Judge tosses insanity defense of Warwick killer Michael Soares – The Providence Journal


WARWICK – A Superior Court judge on Friday rejected the insanity defense of a 37-year-old man who bludgeoned and slashed to death a jogger in Warwick City Park in 2013.

The defendant, Michael Soares, had convinced two forensic psychiatrists that he was not criminally responsible for the killing of John “Jack” Fay.

And both experts – one testifying for the prosecution, another for the defense – had shared that conclusion during testimony before Judge Luis M. Matos earlier this month.

Dr. Patricia Recupero, also a lawyer, told Matos that Soares’ schizophrenia fed thoughts about vampires, and about magical things that might happen if he attacked Fay.

Meanwhile, Recupero and the prosecution witness, Dr. Christopher Matkovic, also cited schizophrenia and testified that Soares hadn’t been able to conform his behavior to the law.

As he delivered his verdict Friday afternoon, Matos pointed out that, under Rhode Island law, a judgment about whether someone is sane enough to be responsible for a crime is a legal matter decided by judges and juries.

He also noted that the burden is on the defendant to prove he or she is not guilty by reason of insanity.

Matos had analyzed factors such as the substantial time that had elapsed between the crime and when the two psychiatrists had talked to Soares. He had also examined some statements attributed to Soares in 2014. Soares had sought treatment at Kent Hospital, telling staff he felt violent impulses. He was asked if he had been violent previously.

“He clearly had done something violent,” Matos said.

“He was self-aware enough in 2014 to deny any prior violence,” Matos said, adding “what has been referred to as his baseline intelligence appears to have allowed him to grasp the basic concept of an insanity defense and concurrently attempt to absolve himself of the crime.”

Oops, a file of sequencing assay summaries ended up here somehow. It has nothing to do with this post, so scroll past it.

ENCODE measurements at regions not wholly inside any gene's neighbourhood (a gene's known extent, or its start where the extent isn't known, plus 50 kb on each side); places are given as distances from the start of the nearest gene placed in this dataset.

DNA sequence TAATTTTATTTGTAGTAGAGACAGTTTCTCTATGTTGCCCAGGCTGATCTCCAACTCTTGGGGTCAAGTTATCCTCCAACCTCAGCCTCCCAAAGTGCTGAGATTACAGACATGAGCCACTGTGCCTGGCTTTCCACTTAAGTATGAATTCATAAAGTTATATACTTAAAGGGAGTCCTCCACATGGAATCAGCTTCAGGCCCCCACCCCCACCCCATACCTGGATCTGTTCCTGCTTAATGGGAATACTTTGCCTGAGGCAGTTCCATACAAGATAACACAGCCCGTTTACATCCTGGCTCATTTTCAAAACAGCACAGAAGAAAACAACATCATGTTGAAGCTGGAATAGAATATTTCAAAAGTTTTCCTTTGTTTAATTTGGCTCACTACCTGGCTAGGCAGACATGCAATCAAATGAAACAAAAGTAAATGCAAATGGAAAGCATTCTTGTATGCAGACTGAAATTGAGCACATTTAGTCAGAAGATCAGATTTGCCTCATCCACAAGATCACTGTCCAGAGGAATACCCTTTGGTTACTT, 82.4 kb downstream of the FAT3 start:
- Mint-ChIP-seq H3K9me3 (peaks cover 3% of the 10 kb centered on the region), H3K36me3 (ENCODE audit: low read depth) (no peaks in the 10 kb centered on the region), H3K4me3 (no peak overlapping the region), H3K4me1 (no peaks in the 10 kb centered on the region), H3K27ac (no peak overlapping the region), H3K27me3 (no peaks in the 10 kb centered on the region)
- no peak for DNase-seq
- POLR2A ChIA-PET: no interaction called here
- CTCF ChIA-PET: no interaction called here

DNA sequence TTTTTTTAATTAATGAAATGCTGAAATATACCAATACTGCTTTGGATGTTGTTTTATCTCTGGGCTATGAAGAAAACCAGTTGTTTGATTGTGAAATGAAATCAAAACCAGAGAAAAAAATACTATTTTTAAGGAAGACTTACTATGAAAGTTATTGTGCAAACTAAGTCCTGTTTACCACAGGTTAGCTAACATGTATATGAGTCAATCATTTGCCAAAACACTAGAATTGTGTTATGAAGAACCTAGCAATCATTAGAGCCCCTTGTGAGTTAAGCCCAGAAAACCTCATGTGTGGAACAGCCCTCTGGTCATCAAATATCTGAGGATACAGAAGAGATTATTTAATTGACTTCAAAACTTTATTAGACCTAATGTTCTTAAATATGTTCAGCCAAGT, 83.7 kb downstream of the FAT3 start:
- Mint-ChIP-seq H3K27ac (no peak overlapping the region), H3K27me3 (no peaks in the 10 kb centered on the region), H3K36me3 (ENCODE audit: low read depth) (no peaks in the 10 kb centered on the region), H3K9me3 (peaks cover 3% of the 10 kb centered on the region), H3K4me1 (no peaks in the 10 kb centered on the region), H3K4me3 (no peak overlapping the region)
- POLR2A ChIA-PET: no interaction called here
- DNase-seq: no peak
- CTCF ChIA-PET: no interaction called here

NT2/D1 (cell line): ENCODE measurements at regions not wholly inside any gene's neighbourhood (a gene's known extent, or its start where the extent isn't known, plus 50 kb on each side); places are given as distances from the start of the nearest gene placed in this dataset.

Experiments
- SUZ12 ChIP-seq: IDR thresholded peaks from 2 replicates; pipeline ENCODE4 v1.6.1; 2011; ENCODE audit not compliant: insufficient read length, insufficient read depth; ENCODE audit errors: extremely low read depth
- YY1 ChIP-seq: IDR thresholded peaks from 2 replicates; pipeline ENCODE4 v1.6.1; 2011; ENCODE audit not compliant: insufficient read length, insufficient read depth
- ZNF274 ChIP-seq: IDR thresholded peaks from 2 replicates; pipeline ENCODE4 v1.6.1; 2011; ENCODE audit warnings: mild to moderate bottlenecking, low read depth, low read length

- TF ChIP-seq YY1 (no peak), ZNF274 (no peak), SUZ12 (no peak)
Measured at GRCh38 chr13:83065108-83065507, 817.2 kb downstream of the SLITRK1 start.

“The objective evidence undermines his effort,” he said.

Matos provided his analysis of the witnesses’ comments about Soares’s ability to appreciate wrongfulness, which is one of the things that the defense must disprove to prevail with an insanity defense.

“Based upon the evidence, the court cannot find that the defendant has proven by preponderance of the evidence that there was a relationship between his mental impairment and his crime,” Matos said.

“He has not proven that he did not appreciate the wrongfulness of his conduct or that he could not conform his conduct to the requirements of the law,” Matos added.

Soares sat with his hands crossed and his forearms against the edge of the table in front of him.

The killing, early in the morning, challenged investigators for years.

They believed the killer had left DNA traces of himself on Fay’s body and on a hammer, but they hadn’t been able to identify a suspect.

Warwick police detectives then worked with forensic experts who compared the DNA profiles to collections of DNA that were developed for the purposes of genealogical research.

One of Soares’s distant cousins had submitted her DNA for testing. The investigation eventually narrowed the search down to Soares.

He matched the background of the DNA found at the scene – Portuguese and Middle Eastern lineage. After that, DNA swabs from Soares matched DNA found at the scene.

He was arrested in February 2019.

Matos’ verdict on Friday brought applause from friends and family of the victim.

“I was a little surprised,” said Fay’s daughter Meaghan Fay, who lives in Los Angeles.

But she had sensed that the amount of time that Matos had allowed himself to deliberate might be significant. She had braced herself.

“I wasn’t sure how it was going to go,” she said, “but I think he saw things the way our family saw things, which I’m very happy about.”

Sentencing is set for March 3.